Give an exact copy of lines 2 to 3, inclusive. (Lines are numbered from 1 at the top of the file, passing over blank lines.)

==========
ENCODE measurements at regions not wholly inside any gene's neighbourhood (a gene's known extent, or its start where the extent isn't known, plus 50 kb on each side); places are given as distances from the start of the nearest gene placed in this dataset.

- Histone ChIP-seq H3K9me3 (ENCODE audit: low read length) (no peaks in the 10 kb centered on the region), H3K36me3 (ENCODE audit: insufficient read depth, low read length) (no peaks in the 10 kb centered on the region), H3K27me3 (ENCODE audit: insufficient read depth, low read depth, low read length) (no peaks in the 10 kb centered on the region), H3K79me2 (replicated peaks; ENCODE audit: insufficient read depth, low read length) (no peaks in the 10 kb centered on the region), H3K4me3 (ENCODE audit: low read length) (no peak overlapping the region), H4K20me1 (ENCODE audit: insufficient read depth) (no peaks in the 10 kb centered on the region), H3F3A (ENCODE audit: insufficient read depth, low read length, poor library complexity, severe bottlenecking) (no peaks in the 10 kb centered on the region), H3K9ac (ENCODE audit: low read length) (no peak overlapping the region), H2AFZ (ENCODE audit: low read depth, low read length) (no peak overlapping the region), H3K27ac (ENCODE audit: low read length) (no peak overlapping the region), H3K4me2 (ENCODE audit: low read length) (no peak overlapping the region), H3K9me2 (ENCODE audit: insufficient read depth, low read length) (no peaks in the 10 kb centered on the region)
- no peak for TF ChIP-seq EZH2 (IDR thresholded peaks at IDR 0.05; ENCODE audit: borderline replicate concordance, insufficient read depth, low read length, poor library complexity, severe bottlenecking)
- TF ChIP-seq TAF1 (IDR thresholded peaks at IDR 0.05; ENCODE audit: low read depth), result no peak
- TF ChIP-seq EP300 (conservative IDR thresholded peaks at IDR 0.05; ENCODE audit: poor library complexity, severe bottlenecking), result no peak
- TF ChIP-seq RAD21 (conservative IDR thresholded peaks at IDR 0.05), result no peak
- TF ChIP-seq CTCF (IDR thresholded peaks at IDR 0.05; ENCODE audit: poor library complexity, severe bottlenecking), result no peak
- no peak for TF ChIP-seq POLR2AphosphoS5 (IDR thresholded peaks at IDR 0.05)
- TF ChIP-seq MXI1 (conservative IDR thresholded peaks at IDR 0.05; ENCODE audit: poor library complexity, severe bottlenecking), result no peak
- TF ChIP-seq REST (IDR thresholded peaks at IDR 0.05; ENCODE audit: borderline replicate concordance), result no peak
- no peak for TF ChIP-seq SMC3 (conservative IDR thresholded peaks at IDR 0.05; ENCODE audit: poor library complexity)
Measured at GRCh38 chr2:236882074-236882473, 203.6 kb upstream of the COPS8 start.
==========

- Histone ChIP-seq H3K9me3 (ENCODE audit: low read length) (no peaks in the 10 kb centered on the region), H3K36me3 (ENCODE audit: insufficient read depth, low read length) (no peaks in the 10 kb centered on the region), H3K27me3 (ENCODE audit: insufficient read depth, low read depth, low read length) (no peaks in the 10 kb centered on the region), H3K79me2 (replicated peaks; ENCODE audit: insufficient read depth, low read length) (no peaks in the 10 kb centered on the region), H3K4me3 (ENCODE audit: low read length) (no peak overlapping the region), H4K20me1 (ENCODE audit: insufficient read depth) (no peaks in the 10 kb centered on the region), H3F3A (ENCODE audit: insufficient read depth, low read length, poor library complexity, severe bottlenecking) (no peaks in the 10 kb centered on the region), H3K9ac (ENCODE audit: low read length) (no peak overlapping the region), H2AFZ (ENCODE audit: low read depth, low read length) (no peak overlapping the region), H3K27ac (ENCODE audit: low read length) (no peak overlapping the region), H3K4me2 (ENCODE audit: low read length) (no peak overlapping the region), H3K9me2 (ENCODE audit: insufficient read depth, low read length) (no peaks in the 10 kb centered on the region)
- no peak for TF ChIP-seq EZH2 (IDR thresholded peaks at IDR 0.05; ENCODE audit: borderline replicate concordance, insufficient read depth, low read length, poor library complexity, severe bottlenecking)